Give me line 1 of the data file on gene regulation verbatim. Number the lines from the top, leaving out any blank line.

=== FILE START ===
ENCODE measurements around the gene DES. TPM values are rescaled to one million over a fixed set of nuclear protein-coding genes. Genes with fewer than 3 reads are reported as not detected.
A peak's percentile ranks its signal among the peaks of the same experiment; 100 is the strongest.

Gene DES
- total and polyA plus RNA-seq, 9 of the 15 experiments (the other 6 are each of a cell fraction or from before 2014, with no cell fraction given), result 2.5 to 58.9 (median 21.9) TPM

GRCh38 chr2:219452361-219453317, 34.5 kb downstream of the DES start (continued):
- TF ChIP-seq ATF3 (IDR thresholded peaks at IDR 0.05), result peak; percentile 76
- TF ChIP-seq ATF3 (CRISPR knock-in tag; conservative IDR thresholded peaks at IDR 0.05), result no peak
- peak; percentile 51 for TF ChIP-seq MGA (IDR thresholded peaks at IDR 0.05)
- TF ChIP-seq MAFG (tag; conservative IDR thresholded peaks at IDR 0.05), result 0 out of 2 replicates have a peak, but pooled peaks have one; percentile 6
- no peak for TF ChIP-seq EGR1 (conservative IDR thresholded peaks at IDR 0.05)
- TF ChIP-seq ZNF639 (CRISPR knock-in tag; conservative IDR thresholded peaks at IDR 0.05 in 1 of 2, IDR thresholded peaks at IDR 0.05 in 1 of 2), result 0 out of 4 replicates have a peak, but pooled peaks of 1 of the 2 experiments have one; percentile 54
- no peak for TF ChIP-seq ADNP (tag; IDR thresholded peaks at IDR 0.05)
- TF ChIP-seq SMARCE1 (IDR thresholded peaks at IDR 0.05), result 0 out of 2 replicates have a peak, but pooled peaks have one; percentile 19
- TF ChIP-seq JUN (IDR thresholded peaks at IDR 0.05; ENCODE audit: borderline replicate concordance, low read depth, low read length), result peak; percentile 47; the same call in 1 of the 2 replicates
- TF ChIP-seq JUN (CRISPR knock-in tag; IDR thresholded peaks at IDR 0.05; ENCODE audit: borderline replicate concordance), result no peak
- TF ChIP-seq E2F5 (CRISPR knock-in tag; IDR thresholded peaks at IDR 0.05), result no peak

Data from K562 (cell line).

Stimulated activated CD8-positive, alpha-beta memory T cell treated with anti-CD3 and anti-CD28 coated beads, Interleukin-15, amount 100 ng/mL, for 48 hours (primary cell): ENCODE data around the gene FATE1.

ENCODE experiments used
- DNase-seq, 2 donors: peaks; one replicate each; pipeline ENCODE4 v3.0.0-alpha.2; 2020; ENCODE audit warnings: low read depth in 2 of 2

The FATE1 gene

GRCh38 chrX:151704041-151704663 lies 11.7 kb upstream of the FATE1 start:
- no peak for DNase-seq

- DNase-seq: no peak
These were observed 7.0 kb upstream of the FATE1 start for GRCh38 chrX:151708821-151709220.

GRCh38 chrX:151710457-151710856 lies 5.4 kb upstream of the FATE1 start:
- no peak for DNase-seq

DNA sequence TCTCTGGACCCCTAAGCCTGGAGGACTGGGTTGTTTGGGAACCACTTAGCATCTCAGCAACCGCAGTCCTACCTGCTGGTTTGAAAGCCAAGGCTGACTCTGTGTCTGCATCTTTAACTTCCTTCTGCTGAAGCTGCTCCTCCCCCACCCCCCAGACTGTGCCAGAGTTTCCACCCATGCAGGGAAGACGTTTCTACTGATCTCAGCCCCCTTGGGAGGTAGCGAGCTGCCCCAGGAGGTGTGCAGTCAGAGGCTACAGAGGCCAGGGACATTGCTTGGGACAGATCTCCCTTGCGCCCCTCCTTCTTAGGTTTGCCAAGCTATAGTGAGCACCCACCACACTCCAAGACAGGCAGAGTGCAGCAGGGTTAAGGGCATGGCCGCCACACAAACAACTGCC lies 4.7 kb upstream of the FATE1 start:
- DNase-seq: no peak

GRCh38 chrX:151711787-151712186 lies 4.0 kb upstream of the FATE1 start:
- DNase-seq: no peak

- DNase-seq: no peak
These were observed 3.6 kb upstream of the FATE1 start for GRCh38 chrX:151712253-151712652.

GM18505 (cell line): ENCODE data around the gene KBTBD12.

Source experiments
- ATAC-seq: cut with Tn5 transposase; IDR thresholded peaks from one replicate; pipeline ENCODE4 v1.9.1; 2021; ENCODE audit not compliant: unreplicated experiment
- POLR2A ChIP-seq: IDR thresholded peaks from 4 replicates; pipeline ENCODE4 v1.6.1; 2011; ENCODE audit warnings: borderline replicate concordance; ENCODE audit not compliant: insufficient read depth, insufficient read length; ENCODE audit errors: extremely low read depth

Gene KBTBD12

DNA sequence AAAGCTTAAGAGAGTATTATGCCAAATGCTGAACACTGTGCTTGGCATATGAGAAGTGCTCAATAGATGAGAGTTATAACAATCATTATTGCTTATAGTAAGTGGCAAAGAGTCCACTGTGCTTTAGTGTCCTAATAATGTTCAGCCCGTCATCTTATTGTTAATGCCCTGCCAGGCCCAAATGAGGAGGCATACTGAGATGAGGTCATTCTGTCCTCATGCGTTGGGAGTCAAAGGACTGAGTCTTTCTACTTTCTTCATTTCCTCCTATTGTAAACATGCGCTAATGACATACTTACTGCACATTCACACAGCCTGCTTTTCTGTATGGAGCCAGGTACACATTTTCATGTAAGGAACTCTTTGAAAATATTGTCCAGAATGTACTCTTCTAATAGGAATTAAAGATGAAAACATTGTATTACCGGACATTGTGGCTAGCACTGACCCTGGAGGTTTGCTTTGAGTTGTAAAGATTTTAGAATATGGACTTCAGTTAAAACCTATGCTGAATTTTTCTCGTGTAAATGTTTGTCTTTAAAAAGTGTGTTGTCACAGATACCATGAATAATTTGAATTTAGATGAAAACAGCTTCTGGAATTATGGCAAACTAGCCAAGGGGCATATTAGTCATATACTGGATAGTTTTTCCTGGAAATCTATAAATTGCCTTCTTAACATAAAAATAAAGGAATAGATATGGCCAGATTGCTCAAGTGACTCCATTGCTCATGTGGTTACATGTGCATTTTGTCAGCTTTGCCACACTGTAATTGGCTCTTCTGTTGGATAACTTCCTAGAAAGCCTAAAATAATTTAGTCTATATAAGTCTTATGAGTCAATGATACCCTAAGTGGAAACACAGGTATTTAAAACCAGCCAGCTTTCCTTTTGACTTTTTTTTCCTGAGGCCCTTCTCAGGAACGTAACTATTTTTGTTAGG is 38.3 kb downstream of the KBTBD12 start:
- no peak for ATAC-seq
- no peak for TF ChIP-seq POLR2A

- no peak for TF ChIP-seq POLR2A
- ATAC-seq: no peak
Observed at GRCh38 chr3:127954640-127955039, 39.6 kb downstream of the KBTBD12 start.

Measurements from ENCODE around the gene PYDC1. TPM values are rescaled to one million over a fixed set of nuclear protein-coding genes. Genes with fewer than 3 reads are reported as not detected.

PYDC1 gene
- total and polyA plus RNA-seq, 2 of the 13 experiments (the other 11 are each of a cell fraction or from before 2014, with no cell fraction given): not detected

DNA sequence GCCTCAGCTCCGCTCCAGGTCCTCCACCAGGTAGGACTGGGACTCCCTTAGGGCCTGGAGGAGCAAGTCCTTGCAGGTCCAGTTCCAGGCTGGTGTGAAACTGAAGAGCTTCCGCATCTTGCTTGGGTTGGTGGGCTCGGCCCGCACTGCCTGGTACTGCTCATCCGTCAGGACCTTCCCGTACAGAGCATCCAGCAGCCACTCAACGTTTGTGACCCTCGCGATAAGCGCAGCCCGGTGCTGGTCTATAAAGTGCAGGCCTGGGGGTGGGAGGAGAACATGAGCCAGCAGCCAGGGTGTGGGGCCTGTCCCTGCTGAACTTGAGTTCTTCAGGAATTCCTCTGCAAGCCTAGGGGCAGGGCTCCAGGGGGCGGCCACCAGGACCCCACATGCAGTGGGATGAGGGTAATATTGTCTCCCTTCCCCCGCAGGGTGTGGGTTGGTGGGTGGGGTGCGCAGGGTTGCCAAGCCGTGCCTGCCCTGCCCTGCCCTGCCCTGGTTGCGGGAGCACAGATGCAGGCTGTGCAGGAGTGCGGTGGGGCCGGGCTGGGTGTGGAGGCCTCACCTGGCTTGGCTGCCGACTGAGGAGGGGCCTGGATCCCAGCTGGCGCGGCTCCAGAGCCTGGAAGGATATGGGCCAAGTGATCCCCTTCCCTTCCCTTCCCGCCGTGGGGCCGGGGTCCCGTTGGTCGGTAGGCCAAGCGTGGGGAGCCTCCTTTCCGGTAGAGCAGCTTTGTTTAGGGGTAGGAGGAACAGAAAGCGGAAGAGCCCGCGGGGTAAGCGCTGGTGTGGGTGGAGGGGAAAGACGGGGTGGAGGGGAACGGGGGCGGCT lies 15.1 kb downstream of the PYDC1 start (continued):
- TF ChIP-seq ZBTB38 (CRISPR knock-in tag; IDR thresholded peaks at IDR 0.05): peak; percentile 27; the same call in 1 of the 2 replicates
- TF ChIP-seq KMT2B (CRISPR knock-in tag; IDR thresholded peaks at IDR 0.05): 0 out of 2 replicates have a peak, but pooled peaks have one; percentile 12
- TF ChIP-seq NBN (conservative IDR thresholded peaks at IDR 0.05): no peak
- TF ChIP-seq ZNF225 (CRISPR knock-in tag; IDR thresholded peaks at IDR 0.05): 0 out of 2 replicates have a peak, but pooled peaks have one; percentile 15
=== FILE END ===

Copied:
ENCODE measurements around the gene DES. TPM values are rescaled to one million over a fixed set of nuclear protein-coding genes. Genes with fewer than 3 reads are reported as not detected.